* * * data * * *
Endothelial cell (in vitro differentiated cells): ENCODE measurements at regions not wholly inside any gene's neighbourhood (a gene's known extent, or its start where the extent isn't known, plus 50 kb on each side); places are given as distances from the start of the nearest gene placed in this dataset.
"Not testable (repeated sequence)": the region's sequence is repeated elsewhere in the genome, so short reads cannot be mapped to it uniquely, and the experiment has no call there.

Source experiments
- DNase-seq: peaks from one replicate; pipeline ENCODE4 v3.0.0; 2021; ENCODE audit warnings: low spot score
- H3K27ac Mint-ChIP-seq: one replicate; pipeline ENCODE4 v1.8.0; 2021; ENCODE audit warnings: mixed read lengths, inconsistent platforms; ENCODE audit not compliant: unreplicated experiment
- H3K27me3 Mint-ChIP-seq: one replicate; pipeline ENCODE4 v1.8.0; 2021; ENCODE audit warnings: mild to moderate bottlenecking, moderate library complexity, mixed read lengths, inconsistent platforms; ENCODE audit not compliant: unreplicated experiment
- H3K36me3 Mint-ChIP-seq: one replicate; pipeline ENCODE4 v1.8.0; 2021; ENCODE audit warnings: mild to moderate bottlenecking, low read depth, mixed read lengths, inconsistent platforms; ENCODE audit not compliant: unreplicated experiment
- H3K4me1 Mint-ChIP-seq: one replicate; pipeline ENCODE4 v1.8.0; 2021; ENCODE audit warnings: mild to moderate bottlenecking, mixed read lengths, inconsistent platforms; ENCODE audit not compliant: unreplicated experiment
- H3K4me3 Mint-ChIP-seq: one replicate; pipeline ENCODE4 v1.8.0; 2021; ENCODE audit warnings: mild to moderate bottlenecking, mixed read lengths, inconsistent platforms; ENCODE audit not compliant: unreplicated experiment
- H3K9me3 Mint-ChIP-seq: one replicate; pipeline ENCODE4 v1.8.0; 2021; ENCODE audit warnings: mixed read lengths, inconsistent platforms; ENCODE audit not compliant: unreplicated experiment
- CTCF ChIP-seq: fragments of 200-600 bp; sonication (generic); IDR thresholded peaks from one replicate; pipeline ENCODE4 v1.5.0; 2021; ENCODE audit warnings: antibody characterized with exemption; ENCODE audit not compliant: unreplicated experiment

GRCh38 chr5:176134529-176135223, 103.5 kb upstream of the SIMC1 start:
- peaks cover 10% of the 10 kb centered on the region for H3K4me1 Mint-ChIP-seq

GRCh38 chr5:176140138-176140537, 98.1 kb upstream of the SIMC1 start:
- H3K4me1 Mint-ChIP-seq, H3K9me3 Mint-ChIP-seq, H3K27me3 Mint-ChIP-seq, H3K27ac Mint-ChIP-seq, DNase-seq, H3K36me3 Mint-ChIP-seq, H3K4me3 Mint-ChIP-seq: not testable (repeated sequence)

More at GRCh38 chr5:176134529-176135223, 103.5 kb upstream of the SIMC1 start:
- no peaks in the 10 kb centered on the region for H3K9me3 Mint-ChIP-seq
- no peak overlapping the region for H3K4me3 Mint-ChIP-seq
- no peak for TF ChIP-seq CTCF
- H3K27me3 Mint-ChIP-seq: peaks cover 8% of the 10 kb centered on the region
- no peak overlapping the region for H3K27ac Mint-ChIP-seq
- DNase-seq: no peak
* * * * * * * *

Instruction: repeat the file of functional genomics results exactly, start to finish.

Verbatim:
Endothelial cell (in vitro differentiated cells): ENCODE measurements at regions not wholly inside any gene's neighbourhood (a gene's known extent, or its start where the extent isn't known, plus 50 kb on each side); places are given as distances from the start of the nearest gene placed in this dataset.
"Not testable (repeated sequence)": the region's sequence is repeated elsewhere in the genome, so short reads cannot be mapped to it uniquely, and the experiment has no call there.

Source experiments
- DNase-seq: peaks from one replicate; pipeline ENCODE4 v3.0.0; 2021; ENCODE audit warnings: low spot score
- H3K27ac Mint-ChIP-seq: one replicate; pipeline ENCODE4 v1.8.0; 2021; ENCODE audit warnings: mixed read lengths, inconsistent platforms; ENCODE audit not compliant: unreplicated experiment
- H3K27me3 Mint-ChIP-seq: one replicate; pipeline ENCODE4 v1.8.0; 2021; ENCODE audit warnings: mild to moderate bottlenecking, moderate library complexity, mixed read lengths, inconsistent platforms; ENCODE audit not compliant: unreplicated experiment
- H3K36me3 Mint-ChIP-seq: one replicate; pipeline ENCODE4 v1.8.0; 2021; ENCODE audit warnings: mild to moderate bottlenecking, low read depth, mixed read lengths, inconsistent platforms; ENCODE audit not compliant: unreplicated experiment
- H3K4me1 Mint-ChIP-seq: one replicate; pipeline ENCODE4 v1.8.0; 2021; ENCODE audit warnings: mild to moderate bottlenecking, mixed read lengths, inconsistent platforms; ENCODE audit not compliant: unreplicated experiment
- H3K4me3 Mint-ChIP-seq: one replicate; pipeline ENCODE4 v1.8.0; 2021; ENCODE audit warnings: mild to moderate bottlenecking, mixed read lengths, inconsistent platforms; ENCODE audit not compliant: unreplicated experiment
- H3K9me3 Mint-ChIP-seq: one replicate; pipeline ENCODE4 v1.8.0; 2021; ENCODE audit warnings: mixed read lengths, inconsistent platforms; ENCODE audit not compliant: unreplicated experiment
- CTCF ChIP-seq: fragments of 200-600 bp; sonication (generic); IDR thresholded peaks from one replicate; pipeline ENCODE4 v1.5.0; 2021; ENCODE audit warnings: antibody characterized with exemption; ENCODE audit not compliant: unreplicated experiment

GRCh38 chr5:176134529-176135223, 103.5 kb upstream of the SIMC1 start:
- peaks cover 10% of the 10 kb centered on the region for H3K4me1 Mint-ChIP-seq

GRCh38 chr5:176140138-176140537, 98.1 kb upstream of the SIMC1 start:
- H3K4me1 Mint-ChIP-seq, H3K9me3 Mint-ChIP-seq, H3K27me3 Mint-ChIP-seq, H3K27ac Mint-ChIP-seq, DNase-seq, H3K36me3 Mint-ChIP-seq, H3K4me3 Mint-ChIP-seq: not testable (repeated sequence)

More at GRCh38 chr5:176134529-176135223, 103.5 kb upstream of the SIMC1 start:
- no peaks in the 10 kb centered on the region for H3K9me3 Mint-ChIP-seq
- no peak overlapping the region for H3K4me3 Mint-ChIP-seq
- no peak for TF ChIP-seq CTCF
- H3K27me3 Mint-ChIP-seq: peaks cover 8% of the 10 kb centered on the region
- no peak overlapping the region for H3K27ac Mint-ChIP-seq
- DNase-seq: no peak